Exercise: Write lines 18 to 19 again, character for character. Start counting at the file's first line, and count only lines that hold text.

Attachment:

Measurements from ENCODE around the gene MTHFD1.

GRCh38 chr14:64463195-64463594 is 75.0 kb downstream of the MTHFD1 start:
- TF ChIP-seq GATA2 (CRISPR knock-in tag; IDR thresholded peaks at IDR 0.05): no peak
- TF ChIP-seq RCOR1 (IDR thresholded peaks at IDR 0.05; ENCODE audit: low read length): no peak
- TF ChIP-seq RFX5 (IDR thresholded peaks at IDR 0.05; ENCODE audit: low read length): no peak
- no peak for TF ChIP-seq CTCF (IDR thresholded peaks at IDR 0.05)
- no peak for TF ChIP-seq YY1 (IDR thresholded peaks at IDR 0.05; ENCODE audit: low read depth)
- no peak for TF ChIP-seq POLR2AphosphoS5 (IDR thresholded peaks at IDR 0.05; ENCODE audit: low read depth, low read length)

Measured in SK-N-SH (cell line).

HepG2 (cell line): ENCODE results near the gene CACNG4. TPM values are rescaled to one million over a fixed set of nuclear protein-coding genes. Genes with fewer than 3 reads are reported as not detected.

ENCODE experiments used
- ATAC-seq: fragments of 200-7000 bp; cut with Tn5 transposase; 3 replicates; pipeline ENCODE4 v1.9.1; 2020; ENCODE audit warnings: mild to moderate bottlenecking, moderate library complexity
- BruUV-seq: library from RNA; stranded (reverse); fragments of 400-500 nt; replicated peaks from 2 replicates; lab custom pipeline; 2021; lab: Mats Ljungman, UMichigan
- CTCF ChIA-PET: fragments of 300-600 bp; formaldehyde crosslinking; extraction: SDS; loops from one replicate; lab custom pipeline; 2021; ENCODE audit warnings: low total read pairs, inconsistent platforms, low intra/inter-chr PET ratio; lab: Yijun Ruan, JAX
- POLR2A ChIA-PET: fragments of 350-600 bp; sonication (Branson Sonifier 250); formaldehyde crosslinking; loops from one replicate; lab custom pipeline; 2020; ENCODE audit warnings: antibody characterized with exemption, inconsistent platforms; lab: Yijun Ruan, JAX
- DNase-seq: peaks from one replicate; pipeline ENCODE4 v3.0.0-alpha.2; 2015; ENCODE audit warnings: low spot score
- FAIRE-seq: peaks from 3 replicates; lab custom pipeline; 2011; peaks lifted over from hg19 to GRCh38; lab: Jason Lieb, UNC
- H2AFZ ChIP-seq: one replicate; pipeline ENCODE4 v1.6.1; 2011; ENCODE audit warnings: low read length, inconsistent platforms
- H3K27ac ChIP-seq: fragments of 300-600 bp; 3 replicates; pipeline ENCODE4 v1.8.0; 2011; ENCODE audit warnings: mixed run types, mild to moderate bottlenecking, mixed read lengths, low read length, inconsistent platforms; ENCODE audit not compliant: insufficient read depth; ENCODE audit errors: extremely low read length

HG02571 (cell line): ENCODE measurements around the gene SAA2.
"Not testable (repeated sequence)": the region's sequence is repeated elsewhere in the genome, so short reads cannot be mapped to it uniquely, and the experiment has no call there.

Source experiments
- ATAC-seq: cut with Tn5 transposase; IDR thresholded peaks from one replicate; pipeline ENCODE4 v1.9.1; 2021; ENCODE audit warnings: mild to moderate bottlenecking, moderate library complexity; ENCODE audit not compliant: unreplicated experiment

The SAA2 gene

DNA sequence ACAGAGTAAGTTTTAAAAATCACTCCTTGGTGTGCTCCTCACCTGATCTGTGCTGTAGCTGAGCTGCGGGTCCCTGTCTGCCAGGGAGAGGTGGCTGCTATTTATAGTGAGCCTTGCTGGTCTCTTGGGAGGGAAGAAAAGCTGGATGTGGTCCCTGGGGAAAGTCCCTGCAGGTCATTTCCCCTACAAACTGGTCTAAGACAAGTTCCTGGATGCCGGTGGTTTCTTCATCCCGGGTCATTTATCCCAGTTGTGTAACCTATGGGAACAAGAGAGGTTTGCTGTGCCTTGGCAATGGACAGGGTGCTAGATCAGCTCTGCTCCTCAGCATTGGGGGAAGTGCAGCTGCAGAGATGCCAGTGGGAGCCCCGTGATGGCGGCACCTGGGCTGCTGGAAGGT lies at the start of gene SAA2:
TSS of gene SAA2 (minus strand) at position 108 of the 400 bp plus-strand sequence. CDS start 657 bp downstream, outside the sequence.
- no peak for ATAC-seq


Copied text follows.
- H2AFZ ChIP-seq: one replicate; pipeline ENCODE4 v1.6.1; 2011; ENCODE audit warnings: low read length, inconsistent platforms
- H3K27ac ChIP-seq: fragments of 300-600 bp; 3 replicates; pipeline ENCODE4 v1.8.0; 2011; ENCODE audit warnings: mixed run types, mild to moderate bottlenecking, mixed read lengths, low read length, inconsistent platforms; ENCODE audit not compliant: insufficient read depth; ENCODE audit errors: extremely low read length